What to Read on Dark and Stormy Nights

What to Read on Dark and Stormy Nights

Burn some calories by freaking yourself out.

A Long Fatal Love Chase

Louisa May Alcott

Best known for her all-American classic, Little Women, Alcott’s
1866 novel didn’t see the light of day until 1995 when it was
eventually published. A Long Fatal Love Chase tells the story of
heroine Rosamond Vivian as she flees remote island life for a
mysterious man who becomes her husband. The Faustian tale was far
ahead of its time: unapologetic in its account of the needs and
desires of young women, the story’s pace and tone differs vastly
from Little Women. Rosamond’s eventual jailbreak from an unhappy
marriage and her subsequent travels as her husband chases her
across Europe are full of the religious and moral dilemmas that
crop up consistently in Gothic literature.

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Other Voices, Other Rooms

Truman Capote

Southern Gothic is an American sub-genre of gothic writing that
has flavoured works as diverse as Gone with the Wind and last
year’s True Detective. Essential ingredients: flawed heroes, dark,
shape-shifting settings in the deep South and an overall sense of
foreboding. Other Voices, Other Rooms delivers all of this in
spades. It tells of the coming-of-age of Joel Harrison Knox, a 13
year-old boy sent to a dilapidated Mississippi mansion to live with
his eccentric family. Once there, he hunts for a father he has
never met. Capote’s semi-autobiographical novel caused a scandal
when it was published for its honest account of teen homosexuality
and its provocative image of Capote on the dustcover.

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Mary Shelley

A staple on any list of dark and stormy fiction, and for good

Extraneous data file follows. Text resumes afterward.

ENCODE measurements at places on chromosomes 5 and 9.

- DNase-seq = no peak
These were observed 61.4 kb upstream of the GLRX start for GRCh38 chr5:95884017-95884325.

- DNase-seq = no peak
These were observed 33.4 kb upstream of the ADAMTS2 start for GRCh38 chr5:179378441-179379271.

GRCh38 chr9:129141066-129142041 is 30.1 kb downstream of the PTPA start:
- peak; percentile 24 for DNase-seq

reason. Shelley’s genesis tale of scientist Victor Frankenstein and
the birth of his DIY’ed Creature is one of the most iconic in
Gothic literature. Shelley famously conceived of the tale on
holiday in Geneva with Lord Byron, Percy Shelley and John Polidori,
when the writers decided to write horror stories for each other.
Shelley’s story stood the test of time: from tracing Frankenstein’s
childhood in the rarefied upper social circles of Geneva to its
violent conclusion in the desolate wastes of the North Pole,
Frankenstein’s themes are as relevant today as they were in 1818.
Reflections on self-destruction, family ties, medical ethics and
most famously, revenge, are all tied up in one elegantly disturbing
18th century package.

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Interview with the Vampire

Anne Rice

Before there was Twilight, Anne Rice’s Interview with the
Vampire was the ultimate in modern vampire romance (and much better
written). In late 20th Century America, 200-year-old vampire Louis
de Pointe du Lac recounts his life story to a young journalist.
Erring on the gorier side of gothic, with New Orleans and Paris as
its backdrops, the novel is full of lush, dreamy prose. Interview
paved the way for cult vampires like Buffy the Vampire Slayer and
spawned its own 90s blockbuster film adaptation starring a young
Brad Pitt, Tom Cruise and Kirsten Dunst in the lead roles.

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